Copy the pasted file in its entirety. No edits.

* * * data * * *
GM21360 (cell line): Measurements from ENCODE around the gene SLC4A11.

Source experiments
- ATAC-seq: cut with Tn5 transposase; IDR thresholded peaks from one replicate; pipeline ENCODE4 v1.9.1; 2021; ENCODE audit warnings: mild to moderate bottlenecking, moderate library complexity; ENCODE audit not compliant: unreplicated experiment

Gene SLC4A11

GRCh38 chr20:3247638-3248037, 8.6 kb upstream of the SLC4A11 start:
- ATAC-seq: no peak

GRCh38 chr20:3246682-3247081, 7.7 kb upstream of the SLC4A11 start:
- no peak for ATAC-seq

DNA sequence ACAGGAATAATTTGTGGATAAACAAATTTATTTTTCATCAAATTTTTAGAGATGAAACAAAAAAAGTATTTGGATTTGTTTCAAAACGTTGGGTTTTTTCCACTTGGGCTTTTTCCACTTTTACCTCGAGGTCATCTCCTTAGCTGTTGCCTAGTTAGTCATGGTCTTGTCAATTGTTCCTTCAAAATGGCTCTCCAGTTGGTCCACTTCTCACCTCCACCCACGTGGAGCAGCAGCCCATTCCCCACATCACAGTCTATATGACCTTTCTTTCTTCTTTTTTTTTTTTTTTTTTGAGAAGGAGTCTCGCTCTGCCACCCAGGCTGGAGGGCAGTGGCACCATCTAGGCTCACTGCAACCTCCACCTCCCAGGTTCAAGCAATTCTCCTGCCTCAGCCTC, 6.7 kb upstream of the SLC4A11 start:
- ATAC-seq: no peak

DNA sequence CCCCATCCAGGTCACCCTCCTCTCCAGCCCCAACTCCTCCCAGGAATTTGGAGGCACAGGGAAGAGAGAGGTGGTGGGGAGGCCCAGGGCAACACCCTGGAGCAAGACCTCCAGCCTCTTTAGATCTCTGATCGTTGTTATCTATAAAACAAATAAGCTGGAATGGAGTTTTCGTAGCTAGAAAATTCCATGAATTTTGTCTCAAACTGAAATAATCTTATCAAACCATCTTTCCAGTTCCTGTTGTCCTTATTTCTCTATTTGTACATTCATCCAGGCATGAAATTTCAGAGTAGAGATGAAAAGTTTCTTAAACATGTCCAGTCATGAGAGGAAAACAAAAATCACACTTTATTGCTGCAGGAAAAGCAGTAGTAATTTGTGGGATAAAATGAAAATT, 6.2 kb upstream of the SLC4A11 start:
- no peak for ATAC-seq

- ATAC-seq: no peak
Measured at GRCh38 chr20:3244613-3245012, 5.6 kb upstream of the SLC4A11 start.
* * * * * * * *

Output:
GM21360 (cell line): Measurements from ENCODE around the gene SLC4A11.

Source experiments
- ATAC-seq: cut with Tn5 transposase; IDR thresholded peaks from one replicate; pipeline ENCODE4 v1.9.1; 2021; ENCODE audit warnings: mild to moderate bottlenecking, moderate library complexity; ENCODE audit not compliant: unreplicated experiment

Gene SLC4A11

GRCh38 chr20:3247638-3248037, 8.6 kb upstream of the SLC4A11 start:
- ATAC-seq: no peak

GRCh38 chr20:3246682-3247081, 7.7 kb upstream of the SLC4A11 start:
- no peak for ATAC-seq

DNA sequence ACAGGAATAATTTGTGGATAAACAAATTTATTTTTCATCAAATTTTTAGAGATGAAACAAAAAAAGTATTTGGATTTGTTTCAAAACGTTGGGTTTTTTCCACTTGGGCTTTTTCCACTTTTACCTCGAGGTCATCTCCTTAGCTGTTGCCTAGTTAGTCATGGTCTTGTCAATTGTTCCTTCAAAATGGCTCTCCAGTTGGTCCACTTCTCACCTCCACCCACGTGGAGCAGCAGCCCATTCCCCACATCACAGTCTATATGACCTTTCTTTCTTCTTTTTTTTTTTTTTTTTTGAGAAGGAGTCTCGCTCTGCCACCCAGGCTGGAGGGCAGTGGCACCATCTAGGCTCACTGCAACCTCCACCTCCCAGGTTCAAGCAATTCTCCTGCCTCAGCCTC, 6.7 kb upstream of the SLC4A11 start:
- ATAC-seq: no peak

DNA sequence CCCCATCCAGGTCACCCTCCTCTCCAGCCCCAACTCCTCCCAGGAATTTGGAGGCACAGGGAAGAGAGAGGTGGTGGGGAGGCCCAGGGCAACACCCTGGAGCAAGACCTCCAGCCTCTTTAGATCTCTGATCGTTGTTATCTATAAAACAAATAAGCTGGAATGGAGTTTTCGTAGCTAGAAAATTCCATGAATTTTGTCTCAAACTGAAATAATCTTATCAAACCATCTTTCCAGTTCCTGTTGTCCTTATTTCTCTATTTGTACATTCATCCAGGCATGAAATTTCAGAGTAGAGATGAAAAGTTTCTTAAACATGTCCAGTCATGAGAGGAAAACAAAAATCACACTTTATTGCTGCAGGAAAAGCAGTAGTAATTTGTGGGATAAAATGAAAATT, 6.2 kb upstream of the SLC4A11 start:
- no peak for ATAC-seq

- ATAC-seq: no peak
Measured at GRCh38 chr20:3244613-3245012, 5.6 kb upstream of the SLC4A11 start.